As US inflation continues to sit at record highs of about 8%, and developed markets in Asia Pacific such as Australia and Singapore push above 5%, investors have had to readjust their portfolios as they seek inflation hedges.
“In the short term, it absolutely impacts our view of the cyclical environment, and how that flows through the valuations of all assets, [including] our equity position, our rates, positions, and our different positions in things like currencies and commodities,” Ben Samild, deputy chief investment officer of Australia’s sovereign wealth fund Future Fund said during a panel discussion at AsianInvestor’s Asian Investment Summit last week.
In fact, Future Fund started buying direct inflation protection even when inflation was priced to be low for the long term.
“We thought that was probably unlikely,” he said. “And so we started accumulating that sort of protection as aggressively as we could. We oriented our absolute return portfolio towards this, which we often use as a bit of a skeleton key to shift the portfolio focus towards things we feel are vulnerabilities in the fund.”
The fund sought to increase portfolio resilience with solutions that did not “force us to take a yes or no bet on us being right about the outcome,” Samild said.
“It was really about resilience and risk management, in what is a nasty world for a typical asset owner portfolio. And so we've been incrementally doing that now for the better part of two years.”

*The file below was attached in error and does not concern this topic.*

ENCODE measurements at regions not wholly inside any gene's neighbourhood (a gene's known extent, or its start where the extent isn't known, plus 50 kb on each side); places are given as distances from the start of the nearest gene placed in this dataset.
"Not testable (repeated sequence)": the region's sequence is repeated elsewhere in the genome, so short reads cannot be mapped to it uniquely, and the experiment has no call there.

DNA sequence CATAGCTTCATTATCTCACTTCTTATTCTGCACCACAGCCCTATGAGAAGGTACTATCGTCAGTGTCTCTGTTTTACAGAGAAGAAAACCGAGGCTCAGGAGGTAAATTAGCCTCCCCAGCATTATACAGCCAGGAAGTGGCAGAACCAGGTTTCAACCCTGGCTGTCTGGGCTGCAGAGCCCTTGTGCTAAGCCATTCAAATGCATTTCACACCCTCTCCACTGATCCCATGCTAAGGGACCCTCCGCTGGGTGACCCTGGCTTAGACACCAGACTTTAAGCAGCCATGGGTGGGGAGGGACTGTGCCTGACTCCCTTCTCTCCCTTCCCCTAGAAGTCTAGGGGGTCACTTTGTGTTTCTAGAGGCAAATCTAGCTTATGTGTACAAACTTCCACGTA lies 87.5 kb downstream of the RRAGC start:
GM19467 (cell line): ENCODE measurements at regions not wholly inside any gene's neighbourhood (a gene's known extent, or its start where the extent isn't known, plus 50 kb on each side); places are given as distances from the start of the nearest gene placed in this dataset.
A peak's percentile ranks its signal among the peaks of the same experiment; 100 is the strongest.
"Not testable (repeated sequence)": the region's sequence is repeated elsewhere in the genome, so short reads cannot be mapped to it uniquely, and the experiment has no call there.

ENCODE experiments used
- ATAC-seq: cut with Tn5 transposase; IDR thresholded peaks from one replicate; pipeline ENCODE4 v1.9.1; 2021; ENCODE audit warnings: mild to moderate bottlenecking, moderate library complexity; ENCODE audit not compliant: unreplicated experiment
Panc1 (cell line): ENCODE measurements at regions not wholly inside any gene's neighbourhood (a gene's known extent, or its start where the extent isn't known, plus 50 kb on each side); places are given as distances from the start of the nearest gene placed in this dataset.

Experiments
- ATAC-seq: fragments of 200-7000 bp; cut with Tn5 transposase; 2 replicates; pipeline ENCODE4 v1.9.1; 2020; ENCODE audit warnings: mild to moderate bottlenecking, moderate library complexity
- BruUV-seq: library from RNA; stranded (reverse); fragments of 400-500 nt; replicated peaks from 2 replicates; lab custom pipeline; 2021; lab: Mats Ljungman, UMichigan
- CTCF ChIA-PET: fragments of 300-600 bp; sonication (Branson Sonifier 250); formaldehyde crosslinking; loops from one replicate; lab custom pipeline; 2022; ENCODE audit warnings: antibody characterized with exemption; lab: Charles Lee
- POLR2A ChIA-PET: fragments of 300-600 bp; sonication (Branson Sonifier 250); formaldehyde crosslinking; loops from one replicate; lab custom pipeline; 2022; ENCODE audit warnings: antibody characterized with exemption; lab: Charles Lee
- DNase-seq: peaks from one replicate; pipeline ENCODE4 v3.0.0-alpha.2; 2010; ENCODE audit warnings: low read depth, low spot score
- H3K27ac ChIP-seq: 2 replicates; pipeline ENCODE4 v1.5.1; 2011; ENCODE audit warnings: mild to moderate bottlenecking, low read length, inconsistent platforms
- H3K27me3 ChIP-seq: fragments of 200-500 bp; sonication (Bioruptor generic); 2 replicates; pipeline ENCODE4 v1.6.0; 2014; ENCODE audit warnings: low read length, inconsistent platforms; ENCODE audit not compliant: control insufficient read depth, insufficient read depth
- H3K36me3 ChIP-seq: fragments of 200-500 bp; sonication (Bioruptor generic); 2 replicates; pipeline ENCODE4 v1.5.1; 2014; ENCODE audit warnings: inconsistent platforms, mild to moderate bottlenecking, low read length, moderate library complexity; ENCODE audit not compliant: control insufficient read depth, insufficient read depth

Other sovereign wealth funds have similarly developed strategies to manage uncertain environments in recent years. Singapore’s GIC, for instance, explored new scenario- and simulation-based approaches that incorporated uncertainty into portfolio construction.
In the face of inflation, New Zealand Super is exploring multi-asset trend following strategies that hedge against market corrections, said Charles Hyde, head of asset allocation during the same panel discussion.
“When markets are performing poorly, they tend to hold up fairly well. And they also provide, at least historically, pretty good performance during high inflation periods,” he said.
“They're not a perfect hedge. But one of the nice things about that family of strategies is that they offer a fairly decent return through time, which some of the traditional tail protection strategies don't do that they require a bit more market timing to be effective.”
Hyde added that NZSuper also has exposure to momentum in the equity space. “We have a multifactor global equities strategy implemented by several external managers. And in that strategy, we target value, momentum, equality, and low risk styles.”
Look out for part 2 of this story that looks at how asset owners are looking towards alternatives as an inflation hedge